Which teachers qualify for the “ministerial exception”?
A Rhodes scholar lawyer for the Montana public schools cites himself as definitive proof that they are “great.”
Hard-working teachers deserve a big raise and talented teachers are profoundly underpaid. But teachers ought not overplay their hand, or they’re likely to face a backlash of their own.
Gone from the Democratic primary, his education policy voice may yet return somehow.
For the 2020 Public Influence finale, we reveal the top 10 finishers for various academic disciplines, as well as the top junior faculty in the country.
Here are the 2020 Edu-Scholar Public Influence Rankings. Also see who penned the top best-sellers and which universities produced the most ranked scholars.
In the spirit of full transparency, here’s the detailed methodology for the 2020 Public Influence Rankings, as well as answers to FAQ.
I’ll soon be publishing the 2020 Edu-Scholar Public Influence Rankings, so I want to take a few moments today to explain the purpose of those rankings.
Parents, students, education activists trail presidential candidates.
Optional weekend advanced math problems on a fifth-grade blackboard inspire appreciation, and an award, decades later.
At least three of our top blog posts address the presidential campaign, either directly or tangentially.
Rick talks with Larry Rosenstock, education icon, the founder and CEO of High Tech High, and recent recipient of the WISE Prize for Education, about what he’s learned after a half century in education.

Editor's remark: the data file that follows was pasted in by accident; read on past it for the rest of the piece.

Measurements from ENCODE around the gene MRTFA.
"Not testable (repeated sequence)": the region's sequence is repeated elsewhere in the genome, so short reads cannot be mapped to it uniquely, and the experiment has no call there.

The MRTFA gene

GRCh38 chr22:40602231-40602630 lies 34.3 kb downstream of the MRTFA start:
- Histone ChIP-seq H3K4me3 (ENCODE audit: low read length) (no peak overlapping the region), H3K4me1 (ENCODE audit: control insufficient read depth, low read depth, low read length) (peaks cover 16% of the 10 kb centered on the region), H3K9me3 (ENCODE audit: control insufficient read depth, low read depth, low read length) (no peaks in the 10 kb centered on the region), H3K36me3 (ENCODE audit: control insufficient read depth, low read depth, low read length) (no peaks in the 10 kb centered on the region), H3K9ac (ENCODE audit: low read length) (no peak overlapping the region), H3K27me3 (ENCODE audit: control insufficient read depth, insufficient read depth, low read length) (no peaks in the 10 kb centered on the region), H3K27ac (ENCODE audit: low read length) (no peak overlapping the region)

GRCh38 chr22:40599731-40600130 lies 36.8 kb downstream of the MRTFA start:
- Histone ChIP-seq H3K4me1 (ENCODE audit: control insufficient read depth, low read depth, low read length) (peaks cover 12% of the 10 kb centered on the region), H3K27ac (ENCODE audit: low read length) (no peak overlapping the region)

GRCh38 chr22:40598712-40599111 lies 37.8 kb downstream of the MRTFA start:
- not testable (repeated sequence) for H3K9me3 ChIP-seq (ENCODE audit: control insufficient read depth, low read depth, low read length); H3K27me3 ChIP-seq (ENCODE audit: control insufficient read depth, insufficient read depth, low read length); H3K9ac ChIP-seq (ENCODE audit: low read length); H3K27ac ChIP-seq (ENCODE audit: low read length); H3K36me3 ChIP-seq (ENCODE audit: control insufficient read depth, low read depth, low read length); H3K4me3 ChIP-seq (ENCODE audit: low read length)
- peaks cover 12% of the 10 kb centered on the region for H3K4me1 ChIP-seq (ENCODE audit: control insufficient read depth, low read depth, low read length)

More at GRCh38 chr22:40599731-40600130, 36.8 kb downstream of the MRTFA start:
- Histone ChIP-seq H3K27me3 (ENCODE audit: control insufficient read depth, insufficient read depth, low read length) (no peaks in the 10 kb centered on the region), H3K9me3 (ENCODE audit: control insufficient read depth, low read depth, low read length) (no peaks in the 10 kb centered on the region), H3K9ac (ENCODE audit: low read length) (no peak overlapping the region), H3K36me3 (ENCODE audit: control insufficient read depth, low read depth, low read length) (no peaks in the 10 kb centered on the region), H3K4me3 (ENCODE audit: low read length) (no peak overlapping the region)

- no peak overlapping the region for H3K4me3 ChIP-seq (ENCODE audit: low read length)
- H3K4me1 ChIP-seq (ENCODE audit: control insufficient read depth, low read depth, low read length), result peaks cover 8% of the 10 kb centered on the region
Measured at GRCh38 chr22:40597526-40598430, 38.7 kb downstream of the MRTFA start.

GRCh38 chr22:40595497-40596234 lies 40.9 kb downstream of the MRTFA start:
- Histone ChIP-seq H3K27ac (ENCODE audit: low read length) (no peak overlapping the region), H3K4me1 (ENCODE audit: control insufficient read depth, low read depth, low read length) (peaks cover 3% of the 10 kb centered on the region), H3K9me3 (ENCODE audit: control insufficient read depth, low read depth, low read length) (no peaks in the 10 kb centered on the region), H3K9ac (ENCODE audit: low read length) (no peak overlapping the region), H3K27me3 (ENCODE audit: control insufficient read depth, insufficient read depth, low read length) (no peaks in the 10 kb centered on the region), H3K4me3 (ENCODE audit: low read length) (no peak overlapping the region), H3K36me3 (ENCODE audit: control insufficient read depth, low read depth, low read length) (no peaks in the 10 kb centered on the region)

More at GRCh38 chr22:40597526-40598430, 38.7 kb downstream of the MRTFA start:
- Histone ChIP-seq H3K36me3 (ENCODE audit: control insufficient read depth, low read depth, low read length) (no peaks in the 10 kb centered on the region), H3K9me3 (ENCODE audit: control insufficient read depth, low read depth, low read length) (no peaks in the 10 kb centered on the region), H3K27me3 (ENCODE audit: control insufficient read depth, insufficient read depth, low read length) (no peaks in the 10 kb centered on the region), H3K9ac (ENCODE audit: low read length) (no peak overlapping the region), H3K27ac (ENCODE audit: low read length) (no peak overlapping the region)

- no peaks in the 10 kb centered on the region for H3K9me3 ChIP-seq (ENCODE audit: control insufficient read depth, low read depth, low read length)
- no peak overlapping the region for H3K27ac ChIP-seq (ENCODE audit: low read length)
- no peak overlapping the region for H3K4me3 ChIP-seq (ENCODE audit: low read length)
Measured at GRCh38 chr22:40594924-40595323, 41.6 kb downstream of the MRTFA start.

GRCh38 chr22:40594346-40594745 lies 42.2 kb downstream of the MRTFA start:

In the New York Times, Emily Hanford writes that “Mississippi was the only state in the nation to post significant gains on the fourth-grade reading test” in the 2019 National Assessment of Educational Progress.
The BBC has an article with a look at “which is better for helping children learn”: intrinsic motivation (“natural curiosity”) or extrinsic motivation (“linked to reward”)?
“Schools that teach young men to reason rigorously based on the analysis of classical legal texts in Hebrew or Aramaic do not thereby equip them to function in a modern economy.”
Is what’s online any good?
“I dream big and I fight hard for kids,” says Sarah Carpenter
Two more years of de Blasio is ‘plenty of time for a lot more mischief in education’
“His position is unwavering,” a former colleague writes.
It’s not hard to see the politics at play, but Booker deserves credit for calling out the Democratic party for being unresponsive to many constituents who support charter schooling.
Buzzfeed has a report on a presidential campaign event of Senator Elizabeth Warren in Atlanta that was disrupted by protesters urging support for charter schools. Longtime school choice activist Howard Fuller was on the scene and, according to a photograph posted on Twitter, met with Warren before the event.
The cover story presents findings from the 2019 Education Next Poll, revealing that support for raising teacher pay is higher now than at any point during the past decade.
In the Los Angeles Times, Daniel Willingham tackles a problem of teaching math: “teaching deep understanding to elementary students requires that teachers have that understanding themselves. Studies consistently show many don’t.”